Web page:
Mirror unpacks distfile before sending

Ryan Schmidt ryandesign at macports.org
Thu Apr 4 20:23:04 UTC 2019

On Apr 4, 2019, at 11:45, Dave Allured wrote:

> That *is* relevant.  My Mac is behind an institutional firewall, so this might be aggravating the problem.  Also I am not able to duplicate the headers as Ryan showed using curl -I, not with the facebook.net URL.  I will ask our network admins about this.

What headers are you seeing then? Sounds like your corporate firewall/proxy may be rewriting headers and content. This of course is one of the reasons why so many sites are switching to https -- to prevent such often broken rewriting from taking place.

I still think there is a misconfiguration of the facebook.net mirror. It is sending the "Content-Encoding: x-gzip" header. That means the server is claiming it has gzipped the content prior to sending it and the client should un-gzip the content upon receiving it. So one of two things happened:

either 1. Facebook gzipped a gzip file, sent it, and the client should remove the outer gzipping it to leave you with a gzip file. If this is what's happening, it's stupid because there's no reason to gzip an already-compressed file; Facebook should stop doing that. Perhaps your firewall/proxy is misinterpreting this situation and it is removing all layers of gzip compression, not just the first one.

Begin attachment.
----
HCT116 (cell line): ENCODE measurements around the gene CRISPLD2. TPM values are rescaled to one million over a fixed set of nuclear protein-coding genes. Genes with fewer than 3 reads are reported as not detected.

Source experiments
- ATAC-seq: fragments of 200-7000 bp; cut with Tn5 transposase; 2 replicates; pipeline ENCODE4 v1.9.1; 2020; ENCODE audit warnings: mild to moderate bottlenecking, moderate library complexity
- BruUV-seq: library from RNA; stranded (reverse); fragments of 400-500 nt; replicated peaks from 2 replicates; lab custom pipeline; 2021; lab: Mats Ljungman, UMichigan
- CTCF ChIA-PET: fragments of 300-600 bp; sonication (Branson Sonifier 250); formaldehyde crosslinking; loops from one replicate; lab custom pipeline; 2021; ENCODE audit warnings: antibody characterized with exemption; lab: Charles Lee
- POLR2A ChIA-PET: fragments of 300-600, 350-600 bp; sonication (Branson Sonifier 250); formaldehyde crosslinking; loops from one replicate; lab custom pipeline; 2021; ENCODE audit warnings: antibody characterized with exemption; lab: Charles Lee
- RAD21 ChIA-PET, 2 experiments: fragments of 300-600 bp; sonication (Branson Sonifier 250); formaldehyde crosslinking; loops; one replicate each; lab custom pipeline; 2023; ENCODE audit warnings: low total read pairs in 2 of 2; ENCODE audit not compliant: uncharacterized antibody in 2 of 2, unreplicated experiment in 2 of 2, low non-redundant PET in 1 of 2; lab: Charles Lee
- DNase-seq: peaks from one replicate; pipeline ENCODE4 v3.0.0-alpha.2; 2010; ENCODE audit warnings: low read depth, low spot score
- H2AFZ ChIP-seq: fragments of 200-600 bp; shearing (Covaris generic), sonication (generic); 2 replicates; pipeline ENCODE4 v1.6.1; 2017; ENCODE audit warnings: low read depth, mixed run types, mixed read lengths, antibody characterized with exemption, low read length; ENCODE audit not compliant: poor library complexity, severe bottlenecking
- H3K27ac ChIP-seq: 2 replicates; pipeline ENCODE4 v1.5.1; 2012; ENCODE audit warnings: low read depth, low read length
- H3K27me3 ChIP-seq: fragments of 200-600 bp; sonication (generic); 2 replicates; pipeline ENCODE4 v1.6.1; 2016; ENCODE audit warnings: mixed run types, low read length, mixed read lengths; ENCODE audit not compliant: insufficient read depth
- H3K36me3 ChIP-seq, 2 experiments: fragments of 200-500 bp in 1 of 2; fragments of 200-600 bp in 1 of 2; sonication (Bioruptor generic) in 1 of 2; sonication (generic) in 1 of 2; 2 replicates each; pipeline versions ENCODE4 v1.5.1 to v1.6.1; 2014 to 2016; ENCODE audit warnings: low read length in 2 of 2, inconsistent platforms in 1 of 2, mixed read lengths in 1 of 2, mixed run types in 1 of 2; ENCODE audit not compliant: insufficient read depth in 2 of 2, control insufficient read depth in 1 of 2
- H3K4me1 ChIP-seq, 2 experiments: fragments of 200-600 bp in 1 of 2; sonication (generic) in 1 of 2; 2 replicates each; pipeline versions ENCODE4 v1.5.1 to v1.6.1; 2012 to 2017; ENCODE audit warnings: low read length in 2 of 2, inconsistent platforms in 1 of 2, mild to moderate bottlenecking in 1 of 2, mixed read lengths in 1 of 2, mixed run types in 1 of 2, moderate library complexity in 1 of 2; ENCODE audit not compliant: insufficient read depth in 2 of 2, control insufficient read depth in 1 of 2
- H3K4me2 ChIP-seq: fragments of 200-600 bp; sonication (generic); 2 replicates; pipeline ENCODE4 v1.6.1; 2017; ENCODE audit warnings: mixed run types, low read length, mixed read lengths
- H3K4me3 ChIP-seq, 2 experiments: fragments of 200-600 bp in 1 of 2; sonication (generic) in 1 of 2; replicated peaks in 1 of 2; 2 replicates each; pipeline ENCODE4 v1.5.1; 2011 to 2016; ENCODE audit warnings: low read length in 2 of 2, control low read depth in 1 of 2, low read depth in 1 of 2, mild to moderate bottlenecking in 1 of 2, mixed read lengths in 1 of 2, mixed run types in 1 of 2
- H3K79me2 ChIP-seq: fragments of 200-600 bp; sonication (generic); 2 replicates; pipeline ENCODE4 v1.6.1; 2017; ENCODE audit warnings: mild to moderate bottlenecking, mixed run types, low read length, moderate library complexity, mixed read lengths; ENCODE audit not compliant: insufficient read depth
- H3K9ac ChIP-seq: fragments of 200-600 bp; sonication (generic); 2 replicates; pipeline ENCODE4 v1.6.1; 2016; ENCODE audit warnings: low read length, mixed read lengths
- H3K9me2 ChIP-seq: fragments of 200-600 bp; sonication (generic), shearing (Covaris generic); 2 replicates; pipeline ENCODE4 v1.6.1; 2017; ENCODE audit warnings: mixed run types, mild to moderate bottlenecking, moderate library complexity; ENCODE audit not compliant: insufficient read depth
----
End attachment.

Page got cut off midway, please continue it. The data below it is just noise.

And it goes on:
or 2. Facebook is transferring the original gzip file to you but claiming that it compressed it and that the client should ungzip it. If this is what's happening, it's lying, and I would expect any client to (undesirably, in this case) decompress it before saving it. I can confirm that curl does decompress it before saving it if the --compressed flag is used; I guess curl doesn't react to the Content-Encoding header unless it requested a compressed response in the first place. Since your client (not your your firewall/proxy) made the original request, maybe the firewall/proxy doesn't know (or doesn't keep track of) whether the request was for a compressed or uncompressed resource, and it just looks at the Content-Encoding header to decide, which seems like a reasonable decision. It points out an additional misconfiguration of the facebook.net server: they're sending (or claiming to send) a compressed response even when the client did not request it; Facebook should stop doing that and should send what the client asked it to send.

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